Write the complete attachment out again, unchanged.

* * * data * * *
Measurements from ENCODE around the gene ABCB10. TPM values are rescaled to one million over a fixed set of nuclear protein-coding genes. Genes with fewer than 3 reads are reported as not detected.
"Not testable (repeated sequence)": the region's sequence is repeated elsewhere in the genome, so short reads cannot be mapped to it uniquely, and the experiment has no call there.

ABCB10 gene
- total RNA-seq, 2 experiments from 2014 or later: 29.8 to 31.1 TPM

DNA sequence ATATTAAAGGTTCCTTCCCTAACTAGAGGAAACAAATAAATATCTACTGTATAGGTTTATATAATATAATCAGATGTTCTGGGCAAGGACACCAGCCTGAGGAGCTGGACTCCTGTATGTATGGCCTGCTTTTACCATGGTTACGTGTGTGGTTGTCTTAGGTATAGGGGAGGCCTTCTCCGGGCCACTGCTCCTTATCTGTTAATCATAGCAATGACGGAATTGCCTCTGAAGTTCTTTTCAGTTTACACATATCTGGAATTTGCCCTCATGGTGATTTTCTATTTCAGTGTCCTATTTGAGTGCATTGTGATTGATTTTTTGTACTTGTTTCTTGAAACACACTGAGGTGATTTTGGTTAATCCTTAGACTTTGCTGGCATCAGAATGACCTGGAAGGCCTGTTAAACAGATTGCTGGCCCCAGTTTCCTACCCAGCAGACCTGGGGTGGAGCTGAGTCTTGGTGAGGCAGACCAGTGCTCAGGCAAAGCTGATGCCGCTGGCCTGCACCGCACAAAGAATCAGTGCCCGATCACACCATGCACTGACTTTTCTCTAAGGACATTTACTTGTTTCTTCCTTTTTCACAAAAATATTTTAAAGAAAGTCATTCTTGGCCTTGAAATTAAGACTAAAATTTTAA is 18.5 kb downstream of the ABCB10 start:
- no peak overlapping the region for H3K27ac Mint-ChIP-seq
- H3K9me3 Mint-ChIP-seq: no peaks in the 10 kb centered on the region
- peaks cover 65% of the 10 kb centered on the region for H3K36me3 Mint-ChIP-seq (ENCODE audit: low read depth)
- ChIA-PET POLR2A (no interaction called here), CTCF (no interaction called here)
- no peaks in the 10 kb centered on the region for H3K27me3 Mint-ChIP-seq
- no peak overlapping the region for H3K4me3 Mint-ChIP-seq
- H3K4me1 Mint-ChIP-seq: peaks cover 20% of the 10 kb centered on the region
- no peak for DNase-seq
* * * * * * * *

Measurements from ENCODE around the gene ABCB10. TPM values are rescaled to one million over a fixed set of nuclear protein-coding genes. Genes with fewer than 3 reads are reported as not detected.
"Not testable (repeated sequence)": the region's sequence is repeated elsewhere in the genome, so short reads cannot be mapped to it uniquely, and the experiment has no call there.

ABCB10 gene
- total RNA-seq, 2 experiments from 2014 or later: 29.8 to 31.1 TPM

DNA sequence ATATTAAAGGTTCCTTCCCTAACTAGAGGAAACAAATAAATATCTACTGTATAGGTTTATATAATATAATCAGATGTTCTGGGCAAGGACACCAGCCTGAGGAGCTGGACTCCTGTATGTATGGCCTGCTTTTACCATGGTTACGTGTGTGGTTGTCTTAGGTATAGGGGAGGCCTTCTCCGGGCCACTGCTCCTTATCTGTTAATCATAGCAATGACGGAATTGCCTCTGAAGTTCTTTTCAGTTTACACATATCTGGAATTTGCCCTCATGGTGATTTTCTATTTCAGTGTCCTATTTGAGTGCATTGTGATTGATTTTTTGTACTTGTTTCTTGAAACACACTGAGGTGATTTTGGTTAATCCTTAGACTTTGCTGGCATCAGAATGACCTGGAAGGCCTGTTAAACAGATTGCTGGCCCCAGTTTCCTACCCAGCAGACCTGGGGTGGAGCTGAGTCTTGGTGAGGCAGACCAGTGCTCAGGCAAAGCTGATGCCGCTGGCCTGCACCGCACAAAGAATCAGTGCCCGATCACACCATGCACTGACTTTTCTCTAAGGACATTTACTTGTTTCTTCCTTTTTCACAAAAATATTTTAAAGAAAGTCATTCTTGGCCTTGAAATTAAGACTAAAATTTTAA is 18.5 kb downstream of the ABCB10 start:
- no peak overlapping the region for H3K27ac Mint-ChIP-seq
- H3K9me3 Mint-ChIP-seq: no peaks in the 10 kb centered on the region
- peaks cover 65% of the 10 kb centered on the region for H3K36me3 Mint-ChIP-seq (ENCODE audit: low read depth)
- ChIA-PET POLR2A (no interaction called here), CTCF (no interaction called here)
- no peaks in the 10 kb centered on the region for H3K27me3 Mint-ChIP-seq
- no peak overlapping the region for H3K4me3 Mint-ChIP-seq
- H3K4me1 Mint-ChIP-seq: peaks cover 20% of the 10 kb centered on the region
- no peak for DNase-seq